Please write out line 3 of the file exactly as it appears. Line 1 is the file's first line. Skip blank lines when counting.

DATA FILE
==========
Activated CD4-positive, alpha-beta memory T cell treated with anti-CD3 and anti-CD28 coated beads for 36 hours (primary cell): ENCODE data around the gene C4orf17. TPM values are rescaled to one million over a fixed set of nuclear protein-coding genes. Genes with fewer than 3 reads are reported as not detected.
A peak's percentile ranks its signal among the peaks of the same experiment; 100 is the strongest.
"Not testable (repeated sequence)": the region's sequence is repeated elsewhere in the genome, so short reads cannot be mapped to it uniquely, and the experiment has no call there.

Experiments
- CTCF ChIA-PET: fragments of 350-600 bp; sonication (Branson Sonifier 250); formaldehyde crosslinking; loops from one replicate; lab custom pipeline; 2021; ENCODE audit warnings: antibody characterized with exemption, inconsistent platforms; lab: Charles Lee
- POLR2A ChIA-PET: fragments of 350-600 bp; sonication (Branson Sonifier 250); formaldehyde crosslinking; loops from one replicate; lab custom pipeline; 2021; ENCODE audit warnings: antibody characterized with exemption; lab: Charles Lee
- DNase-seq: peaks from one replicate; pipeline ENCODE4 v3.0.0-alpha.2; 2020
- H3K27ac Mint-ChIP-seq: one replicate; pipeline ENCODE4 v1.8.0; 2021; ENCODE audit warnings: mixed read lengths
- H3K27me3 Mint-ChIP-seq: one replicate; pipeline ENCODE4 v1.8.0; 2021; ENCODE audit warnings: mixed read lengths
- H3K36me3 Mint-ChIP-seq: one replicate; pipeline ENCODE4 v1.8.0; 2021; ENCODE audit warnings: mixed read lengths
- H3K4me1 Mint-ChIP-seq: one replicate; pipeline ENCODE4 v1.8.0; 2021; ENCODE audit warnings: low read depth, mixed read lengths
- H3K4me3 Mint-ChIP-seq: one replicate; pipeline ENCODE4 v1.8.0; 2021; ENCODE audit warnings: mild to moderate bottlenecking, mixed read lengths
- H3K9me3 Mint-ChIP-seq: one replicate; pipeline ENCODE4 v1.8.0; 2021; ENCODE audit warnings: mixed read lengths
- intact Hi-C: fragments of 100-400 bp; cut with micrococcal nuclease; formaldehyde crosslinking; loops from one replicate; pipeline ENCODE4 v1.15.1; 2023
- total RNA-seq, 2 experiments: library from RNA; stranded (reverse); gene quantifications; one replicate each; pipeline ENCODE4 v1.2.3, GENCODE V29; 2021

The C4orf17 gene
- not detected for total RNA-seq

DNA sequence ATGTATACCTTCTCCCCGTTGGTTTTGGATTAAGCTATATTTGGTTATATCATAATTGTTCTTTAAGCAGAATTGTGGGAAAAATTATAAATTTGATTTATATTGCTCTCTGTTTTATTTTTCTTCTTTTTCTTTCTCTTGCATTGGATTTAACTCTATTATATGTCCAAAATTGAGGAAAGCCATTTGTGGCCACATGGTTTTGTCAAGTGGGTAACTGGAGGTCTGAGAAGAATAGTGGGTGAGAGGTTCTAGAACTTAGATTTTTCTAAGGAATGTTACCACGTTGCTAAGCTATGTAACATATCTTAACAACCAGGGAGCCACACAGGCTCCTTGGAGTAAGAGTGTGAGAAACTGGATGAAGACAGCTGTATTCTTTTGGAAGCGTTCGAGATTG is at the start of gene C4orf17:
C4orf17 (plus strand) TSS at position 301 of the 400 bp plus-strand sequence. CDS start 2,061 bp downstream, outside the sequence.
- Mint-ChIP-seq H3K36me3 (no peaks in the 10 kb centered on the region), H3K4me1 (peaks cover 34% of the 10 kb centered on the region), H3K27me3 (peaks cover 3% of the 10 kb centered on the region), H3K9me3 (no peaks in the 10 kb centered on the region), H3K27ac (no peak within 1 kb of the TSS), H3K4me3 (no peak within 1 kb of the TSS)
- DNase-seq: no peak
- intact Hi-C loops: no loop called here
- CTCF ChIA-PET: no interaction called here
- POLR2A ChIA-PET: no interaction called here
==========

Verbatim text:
"Not testable (repeated sequence)": the region's sequence is repeated elsewhere in the genome, so short reads cannot be mapped to it uniquely, and the experiment has no call there.